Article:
The Rise of the Intrapreneur

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With Kathryn Dyble

Entrepreneurialism is a concept we are all familiar with. Entrepreneurs are the ones who build companies from the ground up. They’ll take control of everything from budgets to operating procedures to product development and sales. While entrepreneurs are necessary and important, businesses need to pay attention to the intrapreneurs within their organisation. Intrapreneurs differ from entrepreneurs in one key way: they focus on the growth or advancement of an existing, established organisation. Intrapreneurs take the elements currently in place in an organization and make them bigger and/or better.

Kathryn Dyble manages a capability and planning team within a government agency. We chat to her about her role as an intrapreneur, the key skills it takes to become an intrapreneur and how you can start intrapreneurial initiatives within your own organisation.

Kathryn’s story of success began out of frustration. There had been a recent change of leadership within the organisation and as part of the ‘getting to know you’ process, the new executive director invited staff to share the things about their work that drove them crazy or were deemed a waste of time. The result? A list of processes needing review. As the manager of the capability & planning team, it wasn’t surprising to Kathryn that most of the list related to corporate and administrative elements necessary tasks which occur so seldom that people forget what they need to do.

“While the original objective of the exercise was to remove as many of the things from the list as possible, it soon became evident that much of the frustration was not the what—the tasks themselves were generally accepted as necessary—but the how—a lack of access to the information needed to ensure the task could be completed efficiently. Our existing information sharing processes relied heavily on the subject matter expertise of key staff, and if they were unavailable it contributed to the overall frustration and inefficiency.

At a business level there was a need to improve the way we were doing things, to better use our resources, change the way our internal customers could access information, and build capability across the organisation. But at a personal level, there was a need to just make things easier and to remove the frustration people were feeling about aspects of corporate work. We knew the solution lay in information sharing and that SharePoint was an established platform that could work for us,” Kathryn described.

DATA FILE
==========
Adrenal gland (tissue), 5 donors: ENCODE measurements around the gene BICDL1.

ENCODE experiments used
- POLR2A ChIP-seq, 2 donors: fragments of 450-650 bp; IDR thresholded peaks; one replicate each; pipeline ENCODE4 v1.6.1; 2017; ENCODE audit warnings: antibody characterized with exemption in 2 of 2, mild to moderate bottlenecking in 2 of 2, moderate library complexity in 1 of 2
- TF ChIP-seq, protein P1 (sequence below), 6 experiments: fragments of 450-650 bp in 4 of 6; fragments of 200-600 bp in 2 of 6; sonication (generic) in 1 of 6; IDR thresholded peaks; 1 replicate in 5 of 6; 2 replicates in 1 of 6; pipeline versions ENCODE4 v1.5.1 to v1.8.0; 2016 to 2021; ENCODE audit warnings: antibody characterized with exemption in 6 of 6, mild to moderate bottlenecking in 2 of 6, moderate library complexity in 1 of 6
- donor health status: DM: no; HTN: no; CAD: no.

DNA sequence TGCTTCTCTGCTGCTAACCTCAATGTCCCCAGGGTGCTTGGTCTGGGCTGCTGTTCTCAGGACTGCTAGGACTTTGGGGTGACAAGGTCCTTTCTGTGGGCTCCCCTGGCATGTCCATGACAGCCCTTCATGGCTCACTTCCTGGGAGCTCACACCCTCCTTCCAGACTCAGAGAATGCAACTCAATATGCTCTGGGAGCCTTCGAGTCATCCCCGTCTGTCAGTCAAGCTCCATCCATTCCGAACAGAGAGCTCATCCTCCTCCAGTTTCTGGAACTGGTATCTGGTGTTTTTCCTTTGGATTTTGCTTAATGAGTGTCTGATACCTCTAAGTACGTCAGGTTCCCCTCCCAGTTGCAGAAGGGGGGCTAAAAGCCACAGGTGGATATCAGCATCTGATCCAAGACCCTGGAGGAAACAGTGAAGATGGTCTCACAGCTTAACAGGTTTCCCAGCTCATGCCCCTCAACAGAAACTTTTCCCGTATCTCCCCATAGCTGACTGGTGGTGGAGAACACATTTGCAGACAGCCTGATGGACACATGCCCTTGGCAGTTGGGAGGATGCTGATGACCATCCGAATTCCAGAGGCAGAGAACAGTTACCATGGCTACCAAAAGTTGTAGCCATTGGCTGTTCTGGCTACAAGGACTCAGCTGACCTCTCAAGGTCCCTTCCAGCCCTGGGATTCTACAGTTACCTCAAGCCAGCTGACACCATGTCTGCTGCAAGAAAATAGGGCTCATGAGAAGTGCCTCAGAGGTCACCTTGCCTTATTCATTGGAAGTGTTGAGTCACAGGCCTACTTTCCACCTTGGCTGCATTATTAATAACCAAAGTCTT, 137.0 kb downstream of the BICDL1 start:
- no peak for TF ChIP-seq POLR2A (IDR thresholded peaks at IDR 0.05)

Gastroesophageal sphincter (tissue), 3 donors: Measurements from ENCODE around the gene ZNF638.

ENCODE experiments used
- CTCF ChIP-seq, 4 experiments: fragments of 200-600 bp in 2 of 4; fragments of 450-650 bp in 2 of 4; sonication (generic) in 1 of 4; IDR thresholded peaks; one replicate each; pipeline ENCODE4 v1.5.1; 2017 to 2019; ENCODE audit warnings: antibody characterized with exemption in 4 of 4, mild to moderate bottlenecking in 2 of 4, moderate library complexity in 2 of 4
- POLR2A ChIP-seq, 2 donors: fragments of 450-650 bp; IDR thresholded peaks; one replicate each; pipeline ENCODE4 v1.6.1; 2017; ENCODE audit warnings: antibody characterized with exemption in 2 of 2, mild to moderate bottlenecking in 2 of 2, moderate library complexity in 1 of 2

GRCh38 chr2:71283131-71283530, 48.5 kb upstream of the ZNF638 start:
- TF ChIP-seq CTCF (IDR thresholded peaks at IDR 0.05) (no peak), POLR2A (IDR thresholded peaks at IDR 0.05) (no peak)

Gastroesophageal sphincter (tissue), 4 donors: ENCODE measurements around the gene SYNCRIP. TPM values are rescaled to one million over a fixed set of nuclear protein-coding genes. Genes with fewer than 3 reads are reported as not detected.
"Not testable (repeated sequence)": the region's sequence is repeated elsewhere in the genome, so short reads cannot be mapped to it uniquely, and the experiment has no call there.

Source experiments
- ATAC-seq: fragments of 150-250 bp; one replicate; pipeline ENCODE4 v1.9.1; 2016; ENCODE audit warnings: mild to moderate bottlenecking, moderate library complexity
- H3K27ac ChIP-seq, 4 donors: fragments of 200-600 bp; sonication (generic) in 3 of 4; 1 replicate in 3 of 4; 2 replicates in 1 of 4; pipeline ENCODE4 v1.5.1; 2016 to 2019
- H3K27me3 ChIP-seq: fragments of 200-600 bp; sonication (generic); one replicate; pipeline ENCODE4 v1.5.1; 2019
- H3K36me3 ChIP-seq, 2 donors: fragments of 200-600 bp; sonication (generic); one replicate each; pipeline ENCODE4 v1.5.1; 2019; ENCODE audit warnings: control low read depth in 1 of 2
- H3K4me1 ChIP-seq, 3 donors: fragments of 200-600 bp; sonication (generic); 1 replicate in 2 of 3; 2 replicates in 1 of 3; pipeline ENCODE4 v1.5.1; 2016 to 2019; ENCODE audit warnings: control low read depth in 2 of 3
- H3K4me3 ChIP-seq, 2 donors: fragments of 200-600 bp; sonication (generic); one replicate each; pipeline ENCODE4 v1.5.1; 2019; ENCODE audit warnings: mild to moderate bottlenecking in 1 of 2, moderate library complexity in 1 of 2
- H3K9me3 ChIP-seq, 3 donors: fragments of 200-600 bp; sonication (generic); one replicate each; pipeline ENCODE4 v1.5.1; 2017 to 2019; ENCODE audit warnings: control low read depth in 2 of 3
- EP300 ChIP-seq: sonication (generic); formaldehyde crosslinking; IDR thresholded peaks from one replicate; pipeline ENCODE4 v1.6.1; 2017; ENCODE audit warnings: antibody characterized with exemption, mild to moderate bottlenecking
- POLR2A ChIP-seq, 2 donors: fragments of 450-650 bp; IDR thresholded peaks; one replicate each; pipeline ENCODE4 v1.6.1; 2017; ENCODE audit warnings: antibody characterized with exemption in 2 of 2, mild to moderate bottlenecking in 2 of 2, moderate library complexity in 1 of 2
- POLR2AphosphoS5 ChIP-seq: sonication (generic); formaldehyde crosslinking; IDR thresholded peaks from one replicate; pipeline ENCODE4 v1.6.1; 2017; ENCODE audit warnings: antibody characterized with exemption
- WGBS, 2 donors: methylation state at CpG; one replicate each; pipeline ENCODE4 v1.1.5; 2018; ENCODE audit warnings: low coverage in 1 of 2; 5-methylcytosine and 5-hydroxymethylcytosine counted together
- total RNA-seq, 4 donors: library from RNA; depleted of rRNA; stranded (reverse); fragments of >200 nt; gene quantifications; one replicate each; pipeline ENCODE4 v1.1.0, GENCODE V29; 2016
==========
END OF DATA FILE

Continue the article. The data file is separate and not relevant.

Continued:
Ultimately, Kathryn’s situation required her and her small team to take it upon themselves to transfer the company’s information sharing system to a different system from what they were using previously. Their initial pitch was approved but would have taken too long and cost too much, so the team holed away in an office and learned the ropes of the new system on their own. They became the intrapreneurs of the organisation.

Having the right attitude

Not everyone can think up innovative changes to make within an existing organisation, but with the right attitude, the right person can. It turns out, determination isn’t the key factor that drives intrapreneurs; it’s curiosity and the ability to think creatively.

“Initially when we started the project it was about solving a long-standing problem for our business, and the outcome was very important. But from the beginning I was very conscious that my approach was different. I’ve always been a reasonably determined person, but I tried to pair that with curiosity. I value efficient work processes, but, paradoxically, the process of finding creative solutions is often quite inefficient. It requires an inquisitive spirit and willingness to take the time to explore. The innovative part of the project was not so much the solution we adopted, it was finding a more creative way to navigate the process—to not get deterred when we encountered barriers but to be curious enough to persevere,” explains Kathryn.

4 steps to approach an intrapreneurial idea

Kathryn explained she’s fortunate that she works in a place that is passionate about innovation and supportive of finding innovative ways to work. However, even if your situation isn’t ideal, she still recommends approaching new ideas the same way:

  1. Prepare your pitch: Do your research, understand the costs, benefits, risks, and options. To inspire confidence, you need to be ready to present considered information. There is no point talking about something if you can’t answer questions.
  2. Seeing is believing: Show and tell is always better if there is actually something to show. Busy people can sometimes struggle to find the cognitive space to come at problems differently. If someone has already done the hard work of imagining a different solution and has taken the time to pull together a minimum viable product to demonstrate how it works, they’re more likely to listen.
  3. Choose your moment: Everyone has a bad day sometimes. If your boss is dealing with 1,000 problems on a given day, wait for a better opportunity to give your pitch.
  4. Listen to feedback: It’s important to listen to feedback and be willing to adapt your idea; your target audience might like the solution but see it working differently. Be open to other perspectives.